Runner's Life
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Runner's Life

Ten Things I Learned During a Month Without Running

Photo by Filip Mroz on Unsplash

Plantar fasciitis, the injury that knocked me off the course of the NYC Marathon in early November, has kept me from running for the past month. Here are ten things I learned — or relearned— during this running hiatus.

1. Running makes me happy. And not running makes me unhappy. I remember years ago telling my husband that I needed to move to be happy. He’s not built like that, so he didn’t quite believe me. Then one day we went for a hike. I started the hike in a foul mood. Within 20 minutes, however, I was running and laughing, and I swear if someone had taken a picture of me there would have been bluebirds singing in circles around my head. “Wow,” my husband said. “It’s true.” He has encouraged me to move ever since.

2. My calendar revolves around running. I’m used to long runs on Saturdays, easy runs on Sundays, and runs after work a couple of times a week. It took me a while to figure out what to do with my newfound free time, especially on Saturday mornings.

3. Running is a big part of my social life. I have made wonderful friends through running, and I missed them this past month. Sure, we met for coffee or a glass of wine, but it wasn’t the same as going for a run and chatting away the miles.

4. Running helps satisfy my goal-oriented personality. I’ve always known I was goal-driven, but I realized just how much when my running came to an abrupt — albeit temporary — halt. It isn’t just races; track workouts, tempo runs, and long runs all satisfy my need to push myself and check off a box. A month without trying to run a certain speed or a particular distance has left me feeling a bit of a slacker.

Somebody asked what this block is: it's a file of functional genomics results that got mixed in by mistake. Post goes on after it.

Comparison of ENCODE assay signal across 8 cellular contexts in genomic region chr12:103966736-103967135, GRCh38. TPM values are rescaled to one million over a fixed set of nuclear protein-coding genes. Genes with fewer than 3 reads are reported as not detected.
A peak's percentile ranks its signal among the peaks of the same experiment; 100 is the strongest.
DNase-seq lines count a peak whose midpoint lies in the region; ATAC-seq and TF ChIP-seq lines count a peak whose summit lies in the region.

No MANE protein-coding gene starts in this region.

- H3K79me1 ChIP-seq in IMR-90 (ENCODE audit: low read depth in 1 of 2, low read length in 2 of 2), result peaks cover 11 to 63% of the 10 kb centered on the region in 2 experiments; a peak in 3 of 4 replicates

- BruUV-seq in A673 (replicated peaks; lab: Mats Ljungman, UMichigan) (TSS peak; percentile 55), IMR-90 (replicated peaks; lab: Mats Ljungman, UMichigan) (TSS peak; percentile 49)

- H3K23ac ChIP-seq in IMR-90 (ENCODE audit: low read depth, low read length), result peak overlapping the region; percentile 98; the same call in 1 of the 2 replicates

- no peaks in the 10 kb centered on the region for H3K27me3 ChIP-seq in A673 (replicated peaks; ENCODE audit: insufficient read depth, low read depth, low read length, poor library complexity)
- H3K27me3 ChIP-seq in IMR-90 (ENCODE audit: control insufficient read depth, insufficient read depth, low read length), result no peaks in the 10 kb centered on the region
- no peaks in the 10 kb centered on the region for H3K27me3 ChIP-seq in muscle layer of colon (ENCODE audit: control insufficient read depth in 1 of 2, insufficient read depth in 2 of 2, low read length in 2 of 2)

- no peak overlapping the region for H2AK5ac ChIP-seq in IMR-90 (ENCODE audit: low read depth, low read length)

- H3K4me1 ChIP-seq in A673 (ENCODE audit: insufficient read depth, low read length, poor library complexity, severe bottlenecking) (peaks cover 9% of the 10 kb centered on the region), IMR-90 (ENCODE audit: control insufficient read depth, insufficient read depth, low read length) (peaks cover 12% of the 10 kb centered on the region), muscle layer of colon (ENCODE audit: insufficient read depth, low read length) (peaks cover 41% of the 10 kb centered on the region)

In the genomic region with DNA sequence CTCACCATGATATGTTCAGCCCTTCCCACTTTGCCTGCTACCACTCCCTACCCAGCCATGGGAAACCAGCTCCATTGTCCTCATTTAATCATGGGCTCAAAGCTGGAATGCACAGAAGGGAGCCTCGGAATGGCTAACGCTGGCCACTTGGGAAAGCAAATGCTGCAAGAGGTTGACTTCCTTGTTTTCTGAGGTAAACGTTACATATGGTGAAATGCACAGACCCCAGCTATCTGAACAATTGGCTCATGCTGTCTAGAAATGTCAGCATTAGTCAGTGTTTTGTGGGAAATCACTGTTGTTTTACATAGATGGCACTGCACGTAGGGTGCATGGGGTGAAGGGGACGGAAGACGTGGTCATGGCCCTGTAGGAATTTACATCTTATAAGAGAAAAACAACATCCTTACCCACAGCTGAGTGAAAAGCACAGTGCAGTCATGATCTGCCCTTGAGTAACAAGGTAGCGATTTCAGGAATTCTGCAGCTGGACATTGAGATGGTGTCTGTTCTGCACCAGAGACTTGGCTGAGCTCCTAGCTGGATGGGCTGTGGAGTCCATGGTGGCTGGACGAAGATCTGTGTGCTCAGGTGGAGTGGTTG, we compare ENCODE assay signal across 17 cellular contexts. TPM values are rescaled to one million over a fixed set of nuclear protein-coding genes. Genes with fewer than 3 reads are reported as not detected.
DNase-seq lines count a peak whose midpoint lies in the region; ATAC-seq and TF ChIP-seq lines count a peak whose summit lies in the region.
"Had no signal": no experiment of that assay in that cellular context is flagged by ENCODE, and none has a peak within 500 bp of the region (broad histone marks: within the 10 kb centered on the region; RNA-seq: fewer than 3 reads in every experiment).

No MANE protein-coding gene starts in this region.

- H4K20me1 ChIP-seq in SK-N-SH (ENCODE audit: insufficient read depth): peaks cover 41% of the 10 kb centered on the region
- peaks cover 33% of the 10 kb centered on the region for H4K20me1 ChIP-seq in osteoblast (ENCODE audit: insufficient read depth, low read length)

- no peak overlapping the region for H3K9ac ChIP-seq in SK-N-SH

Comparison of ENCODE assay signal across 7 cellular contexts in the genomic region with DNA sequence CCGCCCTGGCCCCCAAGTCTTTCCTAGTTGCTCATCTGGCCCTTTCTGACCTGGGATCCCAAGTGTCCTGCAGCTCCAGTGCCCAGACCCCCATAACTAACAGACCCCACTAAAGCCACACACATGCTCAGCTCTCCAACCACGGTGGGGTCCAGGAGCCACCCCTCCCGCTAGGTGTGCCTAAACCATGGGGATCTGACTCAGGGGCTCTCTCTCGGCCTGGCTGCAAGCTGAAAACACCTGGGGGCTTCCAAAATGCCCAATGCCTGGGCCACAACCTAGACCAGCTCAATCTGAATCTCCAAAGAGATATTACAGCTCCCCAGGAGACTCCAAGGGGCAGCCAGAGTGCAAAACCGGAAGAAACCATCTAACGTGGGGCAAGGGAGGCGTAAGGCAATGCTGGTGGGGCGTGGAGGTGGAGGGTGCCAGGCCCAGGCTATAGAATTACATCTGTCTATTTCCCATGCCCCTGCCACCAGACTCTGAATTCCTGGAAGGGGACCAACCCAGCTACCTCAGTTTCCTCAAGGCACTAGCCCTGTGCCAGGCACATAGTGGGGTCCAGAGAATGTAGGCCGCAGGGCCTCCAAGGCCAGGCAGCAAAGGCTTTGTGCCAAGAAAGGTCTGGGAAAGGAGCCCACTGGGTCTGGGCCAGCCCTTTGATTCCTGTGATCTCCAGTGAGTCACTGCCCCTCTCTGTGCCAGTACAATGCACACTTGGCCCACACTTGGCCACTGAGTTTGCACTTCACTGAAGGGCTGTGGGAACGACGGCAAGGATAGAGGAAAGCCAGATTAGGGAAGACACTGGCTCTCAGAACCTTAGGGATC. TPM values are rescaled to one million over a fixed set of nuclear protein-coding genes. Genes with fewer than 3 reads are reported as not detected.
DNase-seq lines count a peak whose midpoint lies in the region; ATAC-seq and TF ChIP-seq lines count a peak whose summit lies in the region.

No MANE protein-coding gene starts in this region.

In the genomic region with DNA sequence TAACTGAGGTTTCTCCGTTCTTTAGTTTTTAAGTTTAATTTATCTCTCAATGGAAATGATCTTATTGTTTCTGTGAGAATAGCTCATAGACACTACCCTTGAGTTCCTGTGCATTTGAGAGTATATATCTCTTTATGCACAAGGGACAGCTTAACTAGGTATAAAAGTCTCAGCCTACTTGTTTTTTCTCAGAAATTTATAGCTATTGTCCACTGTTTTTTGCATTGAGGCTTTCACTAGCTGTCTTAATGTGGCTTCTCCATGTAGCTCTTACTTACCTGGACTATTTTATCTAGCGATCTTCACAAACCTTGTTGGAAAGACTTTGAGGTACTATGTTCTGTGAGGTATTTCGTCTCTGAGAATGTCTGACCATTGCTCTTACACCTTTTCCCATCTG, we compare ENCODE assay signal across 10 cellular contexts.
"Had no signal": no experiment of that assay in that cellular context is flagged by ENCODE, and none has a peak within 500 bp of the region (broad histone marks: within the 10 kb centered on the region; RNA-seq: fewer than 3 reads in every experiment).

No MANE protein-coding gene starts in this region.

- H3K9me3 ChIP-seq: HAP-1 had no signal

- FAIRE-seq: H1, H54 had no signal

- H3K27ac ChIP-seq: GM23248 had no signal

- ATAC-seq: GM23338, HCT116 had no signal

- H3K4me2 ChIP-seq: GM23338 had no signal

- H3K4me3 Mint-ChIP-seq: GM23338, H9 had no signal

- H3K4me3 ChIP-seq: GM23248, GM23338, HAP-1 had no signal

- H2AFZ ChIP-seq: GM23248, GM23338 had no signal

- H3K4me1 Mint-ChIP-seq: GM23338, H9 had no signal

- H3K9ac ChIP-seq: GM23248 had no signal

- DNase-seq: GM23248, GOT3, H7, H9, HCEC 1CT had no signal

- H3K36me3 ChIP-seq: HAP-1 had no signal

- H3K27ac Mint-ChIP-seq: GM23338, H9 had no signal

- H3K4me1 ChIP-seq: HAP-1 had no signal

5. Running creates a lot of laundry. I didn’t realize just how much laundry until I was no longer running four or more days a week. I could go a whole week without doing laundry when I wasn’t worrying about stinking up the hamper with my running clothes.

6. Running is not keeping me from writing a book. I’ve told myself — mostly when the miles get long and hard in the thick of marathon training — that if I weren’t doing all this running, I would finally finish the book I’ve been writing. That was patently false as I have not looked at the book in the past five weeks.

7. Reading about running helps when I can’t run. I’ve always loved reading about running, but I found this to be especially true during this running break. If I couldn’t run, I could at least read about it. I can’t count how many runners I have started following on Instagram.

8. Not running helps me appreciate other forms of exercise. As I said earlier, moving makes me happy. Running is my favorite form of movement, but since I couldn’t do that, I had to find a form of exercise to help me avoid turning into a complete ogre. So I biked. And when I did, I experienced the joy of moving faster than I could ever go simply on my own two feet.

9. My husband is always my best cheerleader. He was there when I stepped off the marathon course and he has been there these past five weeks telling me I’ll be back and stronger than ever. He is supportive even when I get cranky. (See #1 above.)

10. I need to do more than run if I want to keep running. Yes, that means stretching. Yes, that means doing strength work. Yes, that means foam-rolling. Yes, that means cross-training. All the things that I neglected to do in earnest so that I could get in extra training miles might have helped me get in the last 18 miles at the marathon, and they might have let me get in my usual miles this past month.

Live and learn.

Running shoes ready to go.



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Jeannette Sanderson

Jeannette Sanderson


I read, write, and run in the beautiful Hudson Valley, where I live with my husband, our black Lab, Beckett, and our rescue pup, Magnolia.